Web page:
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Entry Requirements
 

A visa is required for many foreign visitors to Brazil. We recommend you contact your local Brazilian consulate for information concerning visa and any other pertinent requirements for entry to Brazil. Passports valid for at least six months from intended date of arrival are required for Brazil.

 
Customs Upon Arrival
 
Foreign tourists traveling to Brazil may bring US$ 500.00 of duty free items into the country. Besides that, most Brazilian international airports, including Rio de Janeiro, São Paulo and Manaus, offer arriving passengers the added advantage of buying at its duty free another US$ 500.00 worth of imported articles in the fairly well stocked duty free shop located inside the customs area.
 
Water
 
Because of the high chemical content used in purifying Rio's system, it is suggested that foreigners drink bottled (mineral) water. Several brands (of both, carbonated and non-carbonated) are available.
 
Communications
 
All parts of the world can be swiftly contacted by telephone, e-mail or fax. A modern microwave communications system connects the main cities of Brazil, nearly all of which are equipped with DDS (direct dial system) as well as international direct dialing. Most 5-star hotels have 2-line phones in all rooms with data port.
 
Tipping
 
Service tips range from 10% to 15% and in restaurants are often included in the bill as "serviço". The Portuguese word for tip is "gorjeta".
 
Office, Banking & Shopping Hours
 
Normal office and working hours are 9am to 6pm daily, with some half days for street stores on Saturdays. Shopping centers are open from 10am to 10pm, Monday through Saturday, and from 3pm to 10pm on Sundays and holidays. Banks are open from 10am to 4pm, Monday to Friday.
 
Traffic
 
As the newly arrived will quickly learn, traffic is fast and bold and not always as gracious as one might wish. Caution is required when crossing the streets, as pedestrians are not always given the right of way.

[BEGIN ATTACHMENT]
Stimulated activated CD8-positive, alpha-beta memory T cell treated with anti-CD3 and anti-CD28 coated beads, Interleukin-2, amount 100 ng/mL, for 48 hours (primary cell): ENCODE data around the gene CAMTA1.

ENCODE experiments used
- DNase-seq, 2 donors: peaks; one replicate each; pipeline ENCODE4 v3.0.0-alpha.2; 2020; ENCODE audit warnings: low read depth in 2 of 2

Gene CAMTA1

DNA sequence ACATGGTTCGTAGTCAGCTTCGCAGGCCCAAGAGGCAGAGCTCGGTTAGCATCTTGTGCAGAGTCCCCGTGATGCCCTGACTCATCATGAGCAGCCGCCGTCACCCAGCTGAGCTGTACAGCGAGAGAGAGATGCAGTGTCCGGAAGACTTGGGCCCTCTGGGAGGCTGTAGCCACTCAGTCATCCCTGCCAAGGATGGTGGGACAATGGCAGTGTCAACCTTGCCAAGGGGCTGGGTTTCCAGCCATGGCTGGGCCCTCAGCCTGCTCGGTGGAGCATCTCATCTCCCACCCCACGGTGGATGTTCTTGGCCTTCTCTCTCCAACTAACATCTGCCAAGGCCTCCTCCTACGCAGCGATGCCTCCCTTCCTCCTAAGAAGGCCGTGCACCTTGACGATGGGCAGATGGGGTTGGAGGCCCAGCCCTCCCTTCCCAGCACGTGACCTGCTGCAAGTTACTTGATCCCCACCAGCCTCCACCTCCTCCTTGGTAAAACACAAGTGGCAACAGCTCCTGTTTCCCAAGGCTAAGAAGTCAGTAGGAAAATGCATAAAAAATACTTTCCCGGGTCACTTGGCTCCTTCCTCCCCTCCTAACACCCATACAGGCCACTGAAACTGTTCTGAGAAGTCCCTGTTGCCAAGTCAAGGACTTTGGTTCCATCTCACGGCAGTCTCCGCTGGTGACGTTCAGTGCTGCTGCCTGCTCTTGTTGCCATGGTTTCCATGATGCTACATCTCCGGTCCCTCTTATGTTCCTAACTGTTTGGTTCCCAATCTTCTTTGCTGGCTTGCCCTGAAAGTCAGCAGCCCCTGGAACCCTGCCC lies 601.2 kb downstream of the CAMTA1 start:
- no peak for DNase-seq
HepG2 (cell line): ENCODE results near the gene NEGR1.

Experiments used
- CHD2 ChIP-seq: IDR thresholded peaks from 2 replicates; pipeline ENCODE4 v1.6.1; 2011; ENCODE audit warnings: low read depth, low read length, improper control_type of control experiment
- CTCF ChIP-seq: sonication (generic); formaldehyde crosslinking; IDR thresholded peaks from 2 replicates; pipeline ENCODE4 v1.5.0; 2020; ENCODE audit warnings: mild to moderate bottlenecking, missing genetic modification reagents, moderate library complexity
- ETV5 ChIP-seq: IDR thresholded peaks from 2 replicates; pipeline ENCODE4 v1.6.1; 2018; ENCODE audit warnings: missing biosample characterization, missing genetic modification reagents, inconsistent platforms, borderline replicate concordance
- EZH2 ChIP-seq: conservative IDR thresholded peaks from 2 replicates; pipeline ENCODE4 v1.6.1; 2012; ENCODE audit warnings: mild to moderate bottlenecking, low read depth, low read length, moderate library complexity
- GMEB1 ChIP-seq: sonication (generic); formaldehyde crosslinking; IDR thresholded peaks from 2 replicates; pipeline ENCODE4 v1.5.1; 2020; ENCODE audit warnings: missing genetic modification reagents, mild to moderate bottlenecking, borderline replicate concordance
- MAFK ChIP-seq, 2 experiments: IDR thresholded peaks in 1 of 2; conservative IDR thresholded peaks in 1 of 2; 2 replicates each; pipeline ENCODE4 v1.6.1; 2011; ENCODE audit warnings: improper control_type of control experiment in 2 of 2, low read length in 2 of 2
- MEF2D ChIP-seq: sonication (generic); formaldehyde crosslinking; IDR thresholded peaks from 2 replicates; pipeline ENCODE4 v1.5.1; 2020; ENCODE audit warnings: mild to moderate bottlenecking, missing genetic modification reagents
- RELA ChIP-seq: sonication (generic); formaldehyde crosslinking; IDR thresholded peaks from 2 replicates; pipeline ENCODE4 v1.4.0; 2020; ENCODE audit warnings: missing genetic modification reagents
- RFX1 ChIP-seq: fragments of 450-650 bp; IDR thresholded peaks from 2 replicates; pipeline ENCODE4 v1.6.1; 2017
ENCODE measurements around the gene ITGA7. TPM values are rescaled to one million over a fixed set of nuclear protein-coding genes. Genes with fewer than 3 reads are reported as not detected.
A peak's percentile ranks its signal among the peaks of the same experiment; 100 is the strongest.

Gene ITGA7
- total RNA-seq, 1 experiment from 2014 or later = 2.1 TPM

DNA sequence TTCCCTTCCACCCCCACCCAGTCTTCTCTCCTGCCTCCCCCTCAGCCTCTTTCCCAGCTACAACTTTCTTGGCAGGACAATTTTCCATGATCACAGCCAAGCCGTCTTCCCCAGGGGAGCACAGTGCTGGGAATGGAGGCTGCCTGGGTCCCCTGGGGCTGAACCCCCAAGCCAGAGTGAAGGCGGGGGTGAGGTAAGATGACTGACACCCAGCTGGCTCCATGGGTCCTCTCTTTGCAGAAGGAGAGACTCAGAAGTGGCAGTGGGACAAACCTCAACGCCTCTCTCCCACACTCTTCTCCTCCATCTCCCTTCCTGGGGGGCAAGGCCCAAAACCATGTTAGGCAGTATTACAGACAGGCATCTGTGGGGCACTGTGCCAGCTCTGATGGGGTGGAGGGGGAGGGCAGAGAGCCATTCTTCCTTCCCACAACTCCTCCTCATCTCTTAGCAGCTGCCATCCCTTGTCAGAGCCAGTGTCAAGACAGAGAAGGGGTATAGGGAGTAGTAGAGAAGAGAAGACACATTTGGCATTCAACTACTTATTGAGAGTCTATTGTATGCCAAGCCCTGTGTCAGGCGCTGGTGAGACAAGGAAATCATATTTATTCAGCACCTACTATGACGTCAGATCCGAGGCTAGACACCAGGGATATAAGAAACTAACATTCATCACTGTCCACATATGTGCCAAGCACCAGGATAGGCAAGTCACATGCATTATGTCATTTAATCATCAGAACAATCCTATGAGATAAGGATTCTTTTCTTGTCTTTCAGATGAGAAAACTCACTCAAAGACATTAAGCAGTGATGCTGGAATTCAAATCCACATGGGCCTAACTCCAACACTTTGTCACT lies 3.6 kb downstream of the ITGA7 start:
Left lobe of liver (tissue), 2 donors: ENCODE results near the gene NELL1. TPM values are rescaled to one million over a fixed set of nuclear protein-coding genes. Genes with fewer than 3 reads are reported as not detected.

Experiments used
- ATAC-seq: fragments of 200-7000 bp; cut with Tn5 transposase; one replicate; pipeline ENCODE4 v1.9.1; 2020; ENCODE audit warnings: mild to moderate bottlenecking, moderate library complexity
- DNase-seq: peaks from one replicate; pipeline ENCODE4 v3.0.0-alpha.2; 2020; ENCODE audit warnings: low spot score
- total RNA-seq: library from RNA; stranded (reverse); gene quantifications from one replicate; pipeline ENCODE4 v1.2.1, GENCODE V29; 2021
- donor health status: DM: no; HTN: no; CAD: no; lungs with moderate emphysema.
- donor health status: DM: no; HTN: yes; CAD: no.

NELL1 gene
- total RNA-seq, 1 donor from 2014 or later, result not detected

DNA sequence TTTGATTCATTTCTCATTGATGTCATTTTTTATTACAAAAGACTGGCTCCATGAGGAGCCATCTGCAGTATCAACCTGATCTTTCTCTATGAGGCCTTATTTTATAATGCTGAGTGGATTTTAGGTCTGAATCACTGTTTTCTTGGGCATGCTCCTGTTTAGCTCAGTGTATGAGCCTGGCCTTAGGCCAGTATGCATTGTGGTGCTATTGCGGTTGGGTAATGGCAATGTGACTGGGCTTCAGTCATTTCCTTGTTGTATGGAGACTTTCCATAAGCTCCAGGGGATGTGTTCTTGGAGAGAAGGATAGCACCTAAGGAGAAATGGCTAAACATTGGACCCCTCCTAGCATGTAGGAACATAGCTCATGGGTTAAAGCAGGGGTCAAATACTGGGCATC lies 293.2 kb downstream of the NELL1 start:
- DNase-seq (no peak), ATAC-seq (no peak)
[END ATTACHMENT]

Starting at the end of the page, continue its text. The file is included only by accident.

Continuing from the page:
Eletricity
 
The electric current in Rio is 110 volts, 60 cycles AC, with the exception of the Inter-Continental Rio and the Sofitel Rio hotels, where the electric current is 220 volts, 60 cycles AC. Although the plug holes may look different, no plug adapter is normally required. In other Brazilian cities, voltage may also vary depending on the hotel. Those which only offer 220 volts 60 cycles AC, have electricity converters available at no charge.
 
Clothing
 
Brazil is an informal and casual country. Jackets and ties are not required anywhere, anytime. Sport clothes are the norm. During our winter – June, July and August, a light jacket or sweater may be advisable in the evenings, but only due to the weather.
 
National Holidays
 

« January 1st
« January 20th (in Rio de Janeiro only)
« Carnival week (4 days preceding Ash Wednesday)
« Good Friday (Easter Weekend)
« April 21st (Tiradentes – a Brazilian Hero)
« April 23rd (in Rio de Janeiro only)
« May 1st (Labor Day)
« Corpus Christi (variable date – between May and June)
« September 7th (Independence Day)
« October 12th (Religious feast – Our Lady of Aparecida)
« November 2nd (All Soul's Day)
« November 15th (Republic Day)
« November 20th (in Rio de Janeiro only)
« December 25th (Christmas)

 
 
 
 
GB Internacional :: Web Site Term & Conditions
Web Site Term & Conditions
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Web Site Term & Conditions